Inconvenience is a word that can come to mind when thinking of voting trends in our country. Of all the days America could choose to vote on, why Tuesday?

11-7-16votingtuesdayPhoto courtesy of Google


Since 1845, Americans have been voting on Tuesdays for several important reasons. Although most of those reasons do not affect American society today, the tradition still holds true.

To really get an understanding of how this tradition came to be, let’s take it back to 19th century America, where the land spreads far and wide and paved roads are nowhere to be seen.

As an agricultural society most people spent their time farming. By November, the harvest was over and farming became less of a priority. Every Sunday you would surely find most of the town residents in church.

You can imagine that traveling was difficult and getting to polls could take hours. Cars were not around until the 20th century and highway systems were not authorized until 1956.

So Tuesdays were pretty convenient for early American citizens.

However, as time went on the need to vote on the second Tuesday in November became more apparent.

In an NPR article by journalist Domenico Montanaro, the reasons for the chosen day to vote are put into clear perspective.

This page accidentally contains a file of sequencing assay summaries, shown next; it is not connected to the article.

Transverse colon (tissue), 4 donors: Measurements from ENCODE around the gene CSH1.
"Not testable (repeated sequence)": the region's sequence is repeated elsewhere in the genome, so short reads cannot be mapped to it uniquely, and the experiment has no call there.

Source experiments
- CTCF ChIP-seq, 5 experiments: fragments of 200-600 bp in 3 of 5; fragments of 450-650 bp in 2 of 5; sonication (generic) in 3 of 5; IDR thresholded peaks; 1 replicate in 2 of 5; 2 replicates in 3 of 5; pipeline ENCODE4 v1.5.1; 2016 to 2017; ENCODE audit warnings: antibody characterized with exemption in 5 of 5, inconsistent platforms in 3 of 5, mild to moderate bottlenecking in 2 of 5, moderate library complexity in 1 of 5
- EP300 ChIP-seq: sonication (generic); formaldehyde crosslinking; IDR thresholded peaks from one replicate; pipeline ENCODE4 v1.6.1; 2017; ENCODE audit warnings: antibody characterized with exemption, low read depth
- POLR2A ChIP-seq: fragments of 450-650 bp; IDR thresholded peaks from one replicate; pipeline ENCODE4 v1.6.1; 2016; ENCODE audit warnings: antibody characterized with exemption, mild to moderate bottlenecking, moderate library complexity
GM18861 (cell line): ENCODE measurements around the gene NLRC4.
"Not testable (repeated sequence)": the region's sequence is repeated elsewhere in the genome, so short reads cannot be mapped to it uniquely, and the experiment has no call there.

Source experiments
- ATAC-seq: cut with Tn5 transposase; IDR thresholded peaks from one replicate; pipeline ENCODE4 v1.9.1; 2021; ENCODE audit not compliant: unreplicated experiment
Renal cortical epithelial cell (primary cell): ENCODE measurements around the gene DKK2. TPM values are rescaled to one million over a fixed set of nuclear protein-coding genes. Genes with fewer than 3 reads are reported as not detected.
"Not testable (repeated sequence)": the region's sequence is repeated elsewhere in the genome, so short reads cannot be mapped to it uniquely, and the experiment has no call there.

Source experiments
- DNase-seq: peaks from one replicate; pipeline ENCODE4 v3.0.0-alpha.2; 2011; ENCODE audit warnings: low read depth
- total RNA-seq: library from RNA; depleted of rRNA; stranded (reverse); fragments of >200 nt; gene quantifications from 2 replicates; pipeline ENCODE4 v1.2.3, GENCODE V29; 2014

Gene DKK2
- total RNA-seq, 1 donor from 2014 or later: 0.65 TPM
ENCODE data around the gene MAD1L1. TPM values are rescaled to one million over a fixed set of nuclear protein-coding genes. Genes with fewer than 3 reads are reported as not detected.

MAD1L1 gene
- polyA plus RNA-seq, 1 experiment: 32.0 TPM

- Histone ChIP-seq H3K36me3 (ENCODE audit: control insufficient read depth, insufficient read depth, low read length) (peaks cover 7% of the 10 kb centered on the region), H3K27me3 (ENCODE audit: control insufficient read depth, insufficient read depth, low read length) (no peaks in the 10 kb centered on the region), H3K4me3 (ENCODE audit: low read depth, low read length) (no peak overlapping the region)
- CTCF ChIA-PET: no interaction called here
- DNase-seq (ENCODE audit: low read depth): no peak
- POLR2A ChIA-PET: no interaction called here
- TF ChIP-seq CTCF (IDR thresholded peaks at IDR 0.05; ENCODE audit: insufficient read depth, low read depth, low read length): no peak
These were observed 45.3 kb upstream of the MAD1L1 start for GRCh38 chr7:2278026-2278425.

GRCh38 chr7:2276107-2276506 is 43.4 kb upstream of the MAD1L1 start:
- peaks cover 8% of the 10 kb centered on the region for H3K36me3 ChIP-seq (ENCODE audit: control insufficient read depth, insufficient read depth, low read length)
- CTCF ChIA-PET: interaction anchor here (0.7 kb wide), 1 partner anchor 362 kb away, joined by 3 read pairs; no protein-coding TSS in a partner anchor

“Lawmakers wanted to prevent Election Day from falling on the first of November for three reasons religion, business and, of course, politics.”

The first Tuesday of November could be a religious holiday for many Christians, All Saints Day. This day will find many believers visiting churches to give thanks.

Business owners typically do bookkeeping and inventory the first week of the month, which would have been a major inconvenience before the development of computers.

“Members of Congress were worried that the economic success or failure of the previous month might prove an undue influence on the vote,” Montanaro said in his article.

While all of these reasons were valid during early America, many people today hope to change these policies.

The Weekend Voting Act and a group known as Why Tuesday have been trying to make changes to the way Americans vote for years, but have been rejected by Congress for nearly a decade.

While voters could benefit from convenience, changing the election date to the weekend does not seem economically feasible to me.

Government officials work 9 a.m. to 5 p.m., Monday through Friday. Working on the weekends would cause them to work overtime and be a drain on taxpayers’ money.

I also think it is nice to hold onto a tradition that was created at the foundation of our country.

Individuals always have the option to vote absentee and mail in ballots or they could participate in early election days.  

So as we face the 2016 Presidential Election, whether you vote early or not, put an importance on voting and let your voice be heard.

By Sierra Thompson

Sierra Thompson is an editor for MBU Timeline. She is majoring in communication studies and minoring in business administration. Thompson is a member of the softball team at MBU. In her free time she loves to travel, watch movies and spend time with her family and friends.